SBI led consortium recovered Rs 792 crore more by selling Vijay Mallya’s shares

SBI led consortium recovered Rs 792 crore more by selling Vijay Mallya’s shares


MUMBAI: The Debt Recovery Tribunal (DRT) on behalf of the State Bank of India (SBI) led consortium of banks sold shares worth Rs 792.12 crore of Vijay Mallya on Friday, that were confiscated by the Enforcement Directorate (ED) in a money laundering case, to recover their loan money. The ED had gave them NOC for it recently.
Earlier, the consortium had recovered Rs 5,824.50 crore and Rs 1,357 crore in two different occasions by selling Mallay’s shares. The bank recovered 81 % of their total claim of Rs 9,900 crore against Mallya.
Most of the shares were of United Breweries Ltd (UBL) and United Spirits Ltd (USL) that Mallya owned in the name of 7 different companies, some of them are paper companies, controlled by him.
Earlier the ED had confiscated these shares in the case after which on the exchange record the ED was the owner of these shares.
Recently with the court permission, the ED had transferred these shares in the name of the SBI led consortium after ensuring that Heineken in principle had agreed to purchase most of these shares.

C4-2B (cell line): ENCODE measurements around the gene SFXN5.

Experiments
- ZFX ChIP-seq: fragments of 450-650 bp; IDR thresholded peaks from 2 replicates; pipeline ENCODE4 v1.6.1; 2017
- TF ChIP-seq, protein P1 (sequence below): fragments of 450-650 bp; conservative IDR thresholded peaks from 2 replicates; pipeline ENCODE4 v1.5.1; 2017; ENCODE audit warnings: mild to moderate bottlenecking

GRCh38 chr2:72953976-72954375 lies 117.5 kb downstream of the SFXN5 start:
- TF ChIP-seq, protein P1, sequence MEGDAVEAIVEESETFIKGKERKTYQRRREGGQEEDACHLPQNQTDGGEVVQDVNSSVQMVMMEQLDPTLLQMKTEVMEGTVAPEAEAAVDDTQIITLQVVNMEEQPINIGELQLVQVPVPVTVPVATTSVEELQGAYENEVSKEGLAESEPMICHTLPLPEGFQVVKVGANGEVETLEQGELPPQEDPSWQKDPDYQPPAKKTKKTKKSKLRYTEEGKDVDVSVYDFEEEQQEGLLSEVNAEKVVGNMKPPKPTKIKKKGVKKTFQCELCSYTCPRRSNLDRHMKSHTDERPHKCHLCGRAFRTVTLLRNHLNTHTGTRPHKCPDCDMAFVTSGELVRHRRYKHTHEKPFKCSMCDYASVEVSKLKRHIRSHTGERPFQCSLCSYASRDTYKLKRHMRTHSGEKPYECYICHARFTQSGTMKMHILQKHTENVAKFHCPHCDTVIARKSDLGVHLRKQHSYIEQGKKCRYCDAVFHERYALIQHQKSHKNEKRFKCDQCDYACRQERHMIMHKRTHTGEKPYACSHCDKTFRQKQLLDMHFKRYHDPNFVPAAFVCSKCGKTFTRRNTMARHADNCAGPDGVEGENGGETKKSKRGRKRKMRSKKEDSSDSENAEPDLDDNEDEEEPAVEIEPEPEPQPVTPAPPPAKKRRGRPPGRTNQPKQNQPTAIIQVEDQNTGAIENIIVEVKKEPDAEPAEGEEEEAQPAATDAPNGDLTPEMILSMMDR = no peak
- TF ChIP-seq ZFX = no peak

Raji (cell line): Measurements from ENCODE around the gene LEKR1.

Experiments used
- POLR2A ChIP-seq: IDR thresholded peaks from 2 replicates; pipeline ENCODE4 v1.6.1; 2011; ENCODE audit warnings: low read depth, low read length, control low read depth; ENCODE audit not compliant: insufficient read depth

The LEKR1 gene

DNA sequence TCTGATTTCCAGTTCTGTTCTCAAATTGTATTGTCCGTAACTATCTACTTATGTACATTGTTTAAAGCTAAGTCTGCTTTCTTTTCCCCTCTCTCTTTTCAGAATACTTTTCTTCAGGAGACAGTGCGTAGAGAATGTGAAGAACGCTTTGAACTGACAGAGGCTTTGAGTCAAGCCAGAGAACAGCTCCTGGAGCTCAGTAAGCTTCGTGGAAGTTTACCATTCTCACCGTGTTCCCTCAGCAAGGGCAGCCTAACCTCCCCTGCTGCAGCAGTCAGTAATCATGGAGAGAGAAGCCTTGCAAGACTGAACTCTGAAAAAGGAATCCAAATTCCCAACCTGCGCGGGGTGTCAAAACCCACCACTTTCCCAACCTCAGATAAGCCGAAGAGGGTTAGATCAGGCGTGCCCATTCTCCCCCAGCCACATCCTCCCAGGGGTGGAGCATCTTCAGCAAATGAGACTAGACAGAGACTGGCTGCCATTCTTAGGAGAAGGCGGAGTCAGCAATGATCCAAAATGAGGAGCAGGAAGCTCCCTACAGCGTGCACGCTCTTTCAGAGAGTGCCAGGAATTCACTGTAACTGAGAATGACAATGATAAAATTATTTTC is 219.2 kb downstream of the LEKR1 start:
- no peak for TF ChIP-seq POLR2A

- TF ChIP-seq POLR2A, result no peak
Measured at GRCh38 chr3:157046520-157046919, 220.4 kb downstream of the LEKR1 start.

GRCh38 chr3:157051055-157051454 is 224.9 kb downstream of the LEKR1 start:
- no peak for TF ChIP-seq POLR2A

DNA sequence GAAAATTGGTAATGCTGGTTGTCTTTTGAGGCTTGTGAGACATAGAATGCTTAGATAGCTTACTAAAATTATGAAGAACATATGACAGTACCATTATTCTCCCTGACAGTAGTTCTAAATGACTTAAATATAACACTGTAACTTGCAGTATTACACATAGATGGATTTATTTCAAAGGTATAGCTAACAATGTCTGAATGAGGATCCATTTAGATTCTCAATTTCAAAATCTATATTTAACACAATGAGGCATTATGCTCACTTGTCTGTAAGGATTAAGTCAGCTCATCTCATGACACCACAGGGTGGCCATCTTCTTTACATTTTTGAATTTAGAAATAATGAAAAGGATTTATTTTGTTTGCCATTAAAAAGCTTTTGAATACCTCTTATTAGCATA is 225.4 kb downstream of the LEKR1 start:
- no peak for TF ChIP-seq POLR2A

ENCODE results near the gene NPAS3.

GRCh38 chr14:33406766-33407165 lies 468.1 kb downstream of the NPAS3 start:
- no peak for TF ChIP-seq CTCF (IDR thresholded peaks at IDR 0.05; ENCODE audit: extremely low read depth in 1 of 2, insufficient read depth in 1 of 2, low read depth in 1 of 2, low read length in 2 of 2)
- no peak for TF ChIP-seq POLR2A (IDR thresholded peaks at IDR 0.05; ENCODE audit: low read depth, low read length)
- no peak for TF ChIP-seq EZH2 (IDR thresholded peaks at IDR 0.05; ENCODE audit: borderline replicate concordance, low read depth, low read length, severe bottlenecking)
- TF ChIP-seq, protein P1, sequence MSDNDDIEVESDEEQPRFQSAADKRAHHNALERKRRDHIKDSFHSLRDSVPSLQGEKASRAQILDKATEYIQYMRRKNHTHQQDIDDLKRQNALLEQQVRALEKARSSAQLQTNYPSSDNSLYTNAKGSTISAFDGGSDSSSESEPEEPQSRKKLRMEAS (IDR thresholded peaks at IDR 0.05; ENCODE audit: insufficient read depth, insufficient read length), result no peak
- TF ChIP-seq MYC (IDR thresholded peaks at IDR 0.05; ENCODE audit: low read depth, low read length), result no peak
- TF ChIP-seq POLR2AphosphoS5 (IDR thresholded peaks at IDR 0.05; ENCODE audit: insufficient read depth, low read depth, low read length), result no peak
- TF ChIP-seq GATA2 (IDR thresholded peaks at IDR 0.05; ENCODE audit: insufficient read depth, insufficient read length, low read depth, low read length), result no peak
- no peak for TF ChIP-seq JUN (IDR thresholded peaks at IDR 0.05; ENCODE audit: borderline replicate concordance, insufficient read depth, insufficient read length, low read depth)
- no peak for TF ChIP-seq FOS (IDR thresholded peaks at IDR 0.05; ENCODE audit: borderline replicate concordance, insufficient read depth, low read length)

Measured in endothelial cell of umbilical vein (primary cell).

Mallya, a fugitive economic offender, is in the UK and the government of India trying to extradite him in the case. Under the law, once the court declares an accused fugitive economic offender, the government agency can confiscate all his properties—even those not associated with the crime—and after court confirmation, it becomes government property that can be auction to recover the bank loss.
Mallya allegedly defrauded Rs 9,990 crore from SBI led consortium. Mallya took bank loans on his personal guarantee, a corporate guarantee of UB Holdings and an inflated brand guarantee of now-defunct Kingfisher Airlines.
The loan was taken for operating expenses of Kingfisher Airlines but was used for other purposes, including to procure luxury aircraft for Mallya’s personal use and properties.
Afterwards, the Kingfisher loan accounts turned into NPA causing loss to the banks.





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